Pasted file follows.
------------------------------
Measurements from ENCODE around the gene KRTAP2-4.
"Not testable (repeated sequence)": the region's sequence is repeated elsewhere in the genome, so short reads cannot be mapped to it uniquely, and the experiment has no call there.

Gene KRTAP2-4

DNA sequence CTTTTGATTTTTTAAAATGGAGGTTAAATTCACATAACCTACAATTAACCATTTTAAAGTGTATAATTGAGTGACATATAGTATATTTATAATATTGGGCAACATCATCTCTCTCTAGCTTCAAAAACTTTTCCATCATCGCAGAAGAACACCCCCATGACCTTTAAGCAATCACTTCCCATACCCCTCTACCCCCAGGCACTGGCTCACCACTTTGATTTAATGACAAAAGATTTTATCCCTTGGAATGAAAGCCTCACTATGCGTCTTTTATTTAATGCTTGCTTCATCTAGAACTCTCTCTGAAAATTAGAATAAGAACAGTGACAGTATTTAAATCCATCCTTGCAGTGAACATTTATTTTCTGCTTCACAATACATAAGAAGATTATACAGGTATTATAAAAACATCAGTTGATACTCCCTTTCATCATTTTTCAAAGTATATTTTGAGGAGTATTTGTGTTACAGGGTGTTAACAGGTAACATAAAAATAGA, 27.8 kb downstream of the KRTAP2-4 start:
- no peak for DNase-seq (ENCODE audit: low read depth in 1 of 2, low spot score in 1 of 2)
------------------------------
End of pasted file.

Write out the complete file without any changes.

Measurements from ENCODE around the gene KRTAP2-4.
"Not testable (repeated sequence)": the region's sequence is repeated elsewhere in the genome, so short reads cannot be mapped to it uniquely, and the experiment has no call there.

Gene KRTAP2-4

DNA sequence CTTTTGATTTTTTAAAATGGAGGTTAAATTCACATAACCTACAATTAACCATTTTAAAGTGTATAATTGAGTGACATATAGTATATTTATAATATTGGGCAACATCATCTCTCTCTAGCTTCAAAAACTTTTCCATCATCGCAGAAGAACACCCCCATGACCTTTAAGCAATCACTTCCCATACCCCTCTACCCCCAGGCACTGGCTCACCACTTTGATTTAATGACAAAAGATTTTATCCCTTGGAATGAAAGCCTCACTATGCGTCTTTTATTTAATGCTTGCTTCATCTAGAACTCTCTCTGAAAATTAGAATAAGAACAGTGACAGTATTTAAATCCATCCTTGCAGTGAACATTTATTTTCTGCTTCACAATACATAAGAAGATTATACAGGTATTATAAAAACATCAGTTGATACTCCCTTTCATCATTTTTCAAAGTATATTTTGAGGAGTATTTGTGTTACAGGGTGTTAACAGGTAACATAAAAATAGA, 27.8 kb downstream of the KRTAP2-4 start:
- no peak for DNase-seq (ENCODE audit: low read depth in 1 of 2, low spot score in 1 of 2)